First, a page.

For example, if you want to use a 1,200-calorie diabetic diet, make sure you fit into one of the following categories:

  1.  Your body structure is medium and you don’t exercise much.
  2.  You are a small or medium person and want to lose weight.
  3.  You are a small person who exercises a lot.

What I am going to do is that they are plans for people who are not very robust and not very tall. Since you will understand that 1,200 calories a day for a person who is a little overweight and is high. As it can obviously be counterproductive, there would be a decompensation in that case. Again, the first step in establishing a carbohydrate control plan to reach 1,200 calories per day in the diabetic diet plan is to sit down with a registered nutritionist where you will discuss your medical history, eating habits, lifestyle and medication routines and So come up with a plan on the amount of carbohydrates you should eat and when and how much to consume.

Options to Measure Carbohydrates, By Servings or By Measurement:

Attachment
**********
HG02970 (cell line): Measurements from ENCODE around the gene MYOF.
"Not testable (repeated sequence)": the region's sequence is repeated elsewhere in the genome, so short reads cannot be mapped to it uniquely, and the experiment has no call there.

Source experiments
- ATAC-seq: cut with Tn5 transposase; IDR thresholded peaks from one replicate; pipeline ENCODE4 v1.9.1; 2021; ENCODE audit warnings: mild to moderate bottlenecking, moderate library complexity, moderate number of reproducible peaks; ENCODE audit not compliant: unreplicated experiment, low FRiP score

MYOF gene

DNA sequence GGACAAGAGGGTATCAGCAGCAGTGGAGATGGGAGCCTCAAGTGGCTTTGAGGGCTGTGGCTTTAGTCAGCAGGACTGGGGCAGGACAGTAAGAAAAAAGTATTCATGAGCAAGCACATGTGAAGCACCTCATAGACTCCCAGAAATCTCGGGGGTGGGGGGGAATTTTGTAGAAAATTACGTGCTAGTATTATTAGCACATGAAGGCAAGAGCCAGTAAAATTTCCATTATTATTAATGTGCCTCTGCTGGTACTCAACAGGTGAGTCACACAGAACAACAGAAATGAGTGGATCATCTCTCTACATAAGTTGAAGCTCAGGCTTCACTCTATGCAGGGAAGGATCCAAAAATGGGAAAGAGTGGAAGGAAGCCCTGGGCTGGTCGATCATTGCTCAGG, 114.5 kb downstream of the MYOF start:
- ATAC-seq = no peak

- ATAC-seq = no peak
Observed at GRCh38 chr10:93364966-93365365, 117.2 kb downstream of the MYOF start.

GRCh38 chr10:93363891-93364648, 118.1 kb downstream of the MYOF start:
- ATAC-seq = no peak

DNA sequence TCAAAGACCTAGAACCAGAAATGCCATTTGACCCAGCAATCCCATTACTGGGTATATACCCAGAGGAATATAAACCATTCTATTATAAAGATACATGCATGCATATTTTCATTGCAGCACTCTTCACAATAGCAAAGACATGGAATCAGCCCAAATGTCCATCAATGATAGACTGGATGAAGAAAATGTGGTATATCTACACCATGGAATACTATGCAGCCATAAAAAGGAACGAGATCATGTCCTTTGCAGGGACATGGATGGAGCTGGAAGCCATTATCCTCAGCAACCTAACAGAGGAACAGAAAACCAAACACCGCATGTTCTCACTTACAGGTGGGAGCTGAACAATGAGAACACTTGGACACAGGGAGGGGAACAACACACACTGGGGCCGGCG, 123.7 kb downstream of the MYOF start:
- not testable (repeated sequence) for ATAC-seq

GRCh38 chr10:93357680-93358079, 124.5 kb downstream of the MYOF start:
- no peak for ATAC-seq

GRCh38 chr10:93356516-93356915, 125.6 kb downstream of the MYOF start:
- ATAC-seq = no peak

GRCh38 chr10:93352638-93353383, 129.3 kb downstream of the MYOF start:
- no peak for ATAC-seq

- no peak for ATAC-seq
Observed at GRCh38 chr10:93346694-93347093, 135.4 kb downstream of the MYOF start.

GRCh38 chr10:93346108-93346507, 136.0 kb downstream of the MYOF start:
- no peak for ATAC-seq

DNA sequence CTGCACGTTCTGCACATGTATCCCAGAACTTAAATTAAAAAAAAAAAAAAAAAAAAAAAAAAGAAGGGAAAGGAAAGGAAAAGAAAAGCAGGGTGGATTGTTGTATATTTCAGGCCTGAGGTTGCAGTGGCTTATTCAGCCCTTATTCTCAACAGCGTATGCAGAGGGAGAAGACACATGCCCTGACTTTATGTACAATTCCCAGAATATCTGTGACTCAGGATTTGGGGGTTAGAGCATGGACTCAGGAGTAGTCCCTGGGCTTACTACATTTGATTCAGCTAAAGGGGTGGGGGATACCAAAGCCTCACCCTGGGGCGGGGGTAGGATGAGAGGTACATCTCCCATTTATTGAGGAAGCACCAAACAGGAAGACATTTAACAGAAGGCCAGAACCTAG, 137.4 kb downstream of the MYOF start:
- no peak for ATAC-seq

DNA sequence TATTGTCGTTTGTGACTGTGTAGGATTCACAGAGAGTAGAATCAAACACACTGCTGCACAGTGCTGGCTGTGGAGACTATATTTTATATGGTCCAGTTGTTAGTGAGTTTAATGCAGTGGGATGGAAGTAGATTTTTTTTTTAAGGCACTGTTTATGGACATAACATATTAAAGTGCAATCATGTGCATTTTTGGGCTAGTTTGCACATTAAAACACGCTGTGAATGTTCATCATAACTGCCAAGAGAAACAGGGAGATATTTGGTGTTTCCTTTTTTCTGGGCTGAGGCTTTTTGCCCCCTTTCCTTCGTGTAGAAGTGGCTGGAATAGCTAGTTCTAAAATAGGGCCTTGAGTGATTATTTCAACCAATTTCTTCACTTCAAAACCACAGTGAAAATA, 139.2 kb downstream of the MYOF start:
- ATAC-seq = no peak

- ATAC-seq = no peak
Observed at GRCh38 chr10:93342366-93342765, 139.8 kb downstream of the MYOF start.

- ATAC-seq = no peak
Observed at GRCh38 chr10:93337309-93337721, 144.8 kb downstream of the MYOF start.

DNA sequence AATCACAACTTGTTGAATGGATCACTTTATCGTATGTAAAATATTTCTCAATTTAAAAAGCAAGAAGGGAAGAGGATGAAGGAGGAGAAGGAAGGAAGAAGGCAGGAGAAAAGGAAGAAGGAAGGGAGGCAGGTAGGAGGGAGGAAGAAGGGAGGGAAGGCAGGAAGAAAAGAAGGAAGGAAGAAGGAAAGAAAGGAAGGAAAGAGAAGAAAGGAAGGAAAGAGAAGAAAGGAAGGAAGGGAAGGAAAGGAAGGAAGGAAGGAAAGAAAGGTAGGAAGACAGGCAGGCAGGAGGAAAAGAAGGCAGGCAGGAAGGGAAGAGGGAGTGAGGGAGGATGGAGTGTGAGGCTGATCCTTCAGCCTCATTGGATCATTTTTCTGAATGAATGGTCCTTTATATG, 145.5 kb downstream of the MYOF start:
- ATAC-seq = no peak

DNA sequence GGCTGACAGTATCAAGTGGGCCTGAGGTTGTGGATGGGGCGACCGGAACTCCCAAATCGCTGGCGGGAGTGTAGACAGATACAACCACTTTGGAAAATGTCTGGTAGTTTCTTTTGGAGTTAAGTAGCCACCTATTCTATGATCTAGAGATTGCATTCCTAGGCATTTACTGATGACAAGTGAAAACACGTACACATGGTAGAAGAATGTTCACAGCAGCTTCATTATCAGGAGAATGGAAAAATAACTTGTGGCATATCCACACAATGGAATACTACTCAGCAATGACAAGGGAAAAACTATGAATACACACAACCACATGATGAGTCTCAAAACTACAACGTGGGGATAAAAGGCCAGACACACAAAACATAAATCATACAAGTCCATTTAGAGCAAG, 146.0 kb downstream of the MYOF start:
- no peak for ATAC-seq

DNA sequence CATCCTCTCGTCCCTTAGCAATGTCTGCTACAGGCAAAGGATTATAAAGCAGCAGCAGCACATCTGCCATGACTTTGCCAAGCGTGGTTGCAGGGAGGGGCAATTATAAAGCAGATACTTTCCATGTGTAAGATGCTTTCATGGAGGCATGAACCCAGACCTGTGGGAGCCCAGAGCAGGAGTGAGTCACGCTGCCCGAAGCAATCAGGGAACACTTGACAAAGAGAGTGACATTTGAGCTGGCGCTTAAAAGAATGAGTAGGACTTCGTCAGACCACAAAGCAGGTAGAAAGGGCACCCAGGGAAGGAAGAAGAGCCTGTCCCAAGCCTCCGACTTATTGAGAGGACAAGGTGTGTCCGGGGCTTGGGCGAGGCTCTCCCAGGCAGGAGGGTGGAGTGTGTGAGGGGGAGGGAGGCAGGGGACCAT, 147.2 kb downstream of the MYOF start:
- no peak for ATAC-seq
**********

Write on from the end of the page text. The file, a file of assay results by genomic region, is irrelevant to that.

There are a couple of different variations on the topic of counting carbohydrates to reach 1,200 calories. The basic one consists in counting the grams of carbohydrates, this is simply calculating the actual grams of carbohydrates consumed and ensuring that a pre-established limit is not exceeded. Since a change in the diet of starch or carbohydrates of fruits is equivalent to 15 grams of carbohydrates, many nutritionists use the “15 grams per serving” this is almost a “golden rule” in carbohydrate counting, especially to patients who They are already familiar with these measures. Each 15-gram serving is called a “carbohydrate option,” and instead of establishing a total number of grams of carbohydrates per day, you should work with a nutritionist to determine a total number of carbohydrate servings. This method works well with 1,200 calories for a good diabetic diet. For example, for those who want to achieve 1,200 calorie diets, it is recommended that 10 servings of carbohydrates be taken in one day. These portions are subdivided into different meals in the day. For example, you can take 2 servings of carbohydrates for breakfast, snack in the morning, lunch, snack, dinner and as long as you do not consume any carbohydrates for the afternoon snack. When applying carbohydrate counting, keep in mind that 1 serving of carbohydrates or 1 serving is equivalent to approximately 15 grams of carbohydrates. It is important to increase the metabolism, so it is recommended to make at least 5 meals a day. In portions or adequate amounts. The method of choice may not be as accurate as the calculation of carbohydrates strictly by the label, since it implies a certain degree of estimation, but it is close enough that most people understand it. Talk to your Nutritionist about the method that may be best for you.